The state’s top education official still doesn’t see eye to eye with the de Blasio administration about the city’s plans to fix its struggling schools.

In her most direct criticism yet of the city’s plans, Board of Regents Chancellor Merryl Tisch said the city was wrong not to close any of its lowest-performing schools right away at a forum in Manhattan on Thursday.

“Having visited enough schools that are failing, I can say that my gut tells me it is a mistake,” Tisch said. “If you are not able to do a couple basic things when you are organizing your schools, you simply cannot create a new star out of a patchwork of clouds and rain and storm.”

Tisch’s comments are unsurprising, given her support of school closures in the past — a position she reiterated in a January letter to the governor’s office. But they are another sign of the uneasy accord between the state and the de Blasio administration, which has been pouring resources into its School Renewal turnaround program with the guiding philosophy that most schools can improve if teachers and school leaders are given the help they need.

The city is also required to submit annual improvement plans for its lowest-ranked schools to the State Education Department, which Tisch oversees. Schools are now beginning to draft those plans for next year.

Still, city officials haven’t taken school closures off the table themselves. If the schools don’t improve in the three-year timeline they set out in November 2014, the city will consider more dramatic changes, Mayor Bill de Blasio has said. Before that, the schools will receive intensive teacher training, funding increases, an extra hour of instruction, and summer learning opportunities for students, among other resources. (Only a subset of the city’s 94 Renewal schools saw those changes this year.)

As the first full school year under the de Blasio administration comes to a close, Tisch said that she will be paying special attention to staff changes at two long-struggling Brooklyn high schools, Automotive High School and Boys and Girls High School. Those two schools have been designated “out of time” to make changes, and all staff members will be required to reapply for their jobs as the school year ends.

Tisch said she remains skeptical of that rehiring process, which the city negotiated with the teachers union.  Hiring committees will be made up of representatives of the teachers union, principals union, and Department of Education.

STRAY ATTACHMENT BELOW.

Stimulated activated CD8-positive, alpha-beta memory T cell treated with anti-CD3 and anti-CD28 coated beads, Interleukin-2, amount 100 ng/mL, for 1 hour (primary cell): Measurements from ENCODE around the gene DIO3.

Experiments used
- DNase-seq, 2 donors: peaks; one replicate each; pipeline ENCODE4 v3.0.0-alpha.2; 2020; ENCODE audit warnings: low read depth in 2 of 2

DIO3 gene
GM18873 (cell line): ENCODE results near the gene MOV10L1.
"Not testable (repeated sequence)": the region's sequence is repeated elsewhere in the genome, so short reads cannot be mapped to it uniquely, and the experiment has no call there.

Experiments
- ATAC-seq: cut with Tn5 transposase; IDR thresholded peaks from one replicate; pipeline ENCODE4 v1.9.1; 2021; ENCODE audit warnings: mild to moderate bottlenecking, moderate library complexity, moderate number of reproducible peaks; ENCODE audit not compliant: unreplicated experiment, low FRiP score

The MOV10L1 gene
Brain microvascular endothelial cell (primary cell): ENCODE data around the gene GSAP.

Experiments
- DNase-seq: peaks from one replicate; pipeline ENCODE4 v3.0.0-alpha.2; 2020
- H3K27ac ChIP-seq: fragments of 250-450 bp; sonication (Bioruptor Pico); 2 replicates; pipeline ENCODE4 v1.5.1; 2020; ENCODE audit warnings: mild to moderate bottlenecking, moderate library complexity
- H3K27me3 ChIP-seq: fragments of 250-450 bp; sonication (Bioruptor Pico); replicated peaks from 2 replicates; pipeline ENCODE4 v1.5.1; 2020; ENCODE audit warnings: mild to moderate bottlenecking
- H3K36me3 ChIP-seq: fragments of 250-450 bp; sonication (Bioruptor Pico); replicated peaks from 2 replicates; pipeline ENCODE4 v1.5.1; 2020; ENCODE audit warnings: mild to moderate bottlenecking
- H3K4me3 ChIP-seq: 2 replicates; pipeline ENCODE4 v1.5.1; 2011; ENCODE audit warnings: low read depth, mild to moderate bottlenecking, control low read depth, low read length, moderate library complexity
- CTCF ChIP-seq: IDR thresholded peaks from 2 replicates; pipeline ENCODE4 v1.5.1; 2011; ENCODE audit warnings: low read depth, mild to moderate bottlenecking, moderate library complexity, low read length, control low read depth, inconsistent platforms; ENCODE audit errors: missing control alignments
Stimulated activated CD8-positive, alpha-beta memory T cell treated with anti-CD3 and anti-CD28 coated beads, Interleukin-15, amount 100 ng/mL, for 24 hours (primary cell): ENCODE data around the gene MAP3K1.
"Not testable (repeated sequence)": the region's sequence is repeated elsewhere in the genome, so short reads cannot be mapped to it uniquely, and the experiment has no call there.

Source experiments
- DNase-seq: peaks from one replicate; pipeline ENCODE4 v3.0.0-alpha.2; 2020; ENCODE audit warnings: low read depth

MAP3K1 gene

“We are waiting for a final report of two of these schools that are perpetually failing now for some of them as much as 15, 16, 17 years,” Tisch said. The rehiring “will require enormous collaboration between Mr. Mulgrew’s shop and mayor’s office and Chancellor Farina’s office,” she added, referring to teachers union president Michael Mulgrew.

A spokeswoman for the education department declined to comment.

Tisch’s comments came during an hour-long appearance at a Crain’s Business breakfast. In her speech, the chancellor doubled down on a few policies she has spearheaded as the head of the Regents since 2009 — some of which have come under heavy fire recently. The decision to simultaneously introduce a teacher evaluation system tied to test scores and raise the proficiency bar on those tests during the 2012-13 school year, Tisch acknowledged, wasn’t perfect.

“When you change a broad system and displace people from comfort zones, you have to accept that error is a possibility,” Tisch said. “Not all charter schools will succeed. Not all tests will be perfect. Not all accountability measures will be error-free.”

Responding to questions from the moderators, NY1 education reporter Lindsey Christ and Crain’s assistant managing editor Erik Enquist, Tisch also offered a wholehearted endorsement of mayoral control as legislators continue to work out the future of city’s school-governance law, which expires in June.

She also addressed questions about the state education department’s recent decision to reject all 15 charter applications submitted in the most recent application round, saying she had grave concerns about the number of low-performing schools whose charters have been up for renewal over the last year. Tightening up the state’s new-school approval process, Tisch said, was one way to ensure that the sector is full of high-performers.

“We are trying to make sure that every charter that is given out by the state education department meets certain quality requirements so that we can be sure, to the best of our ability, that they can succeed,” Tisch said. “Do we really want to be in the business now of publishing a public list of failing charter schools?”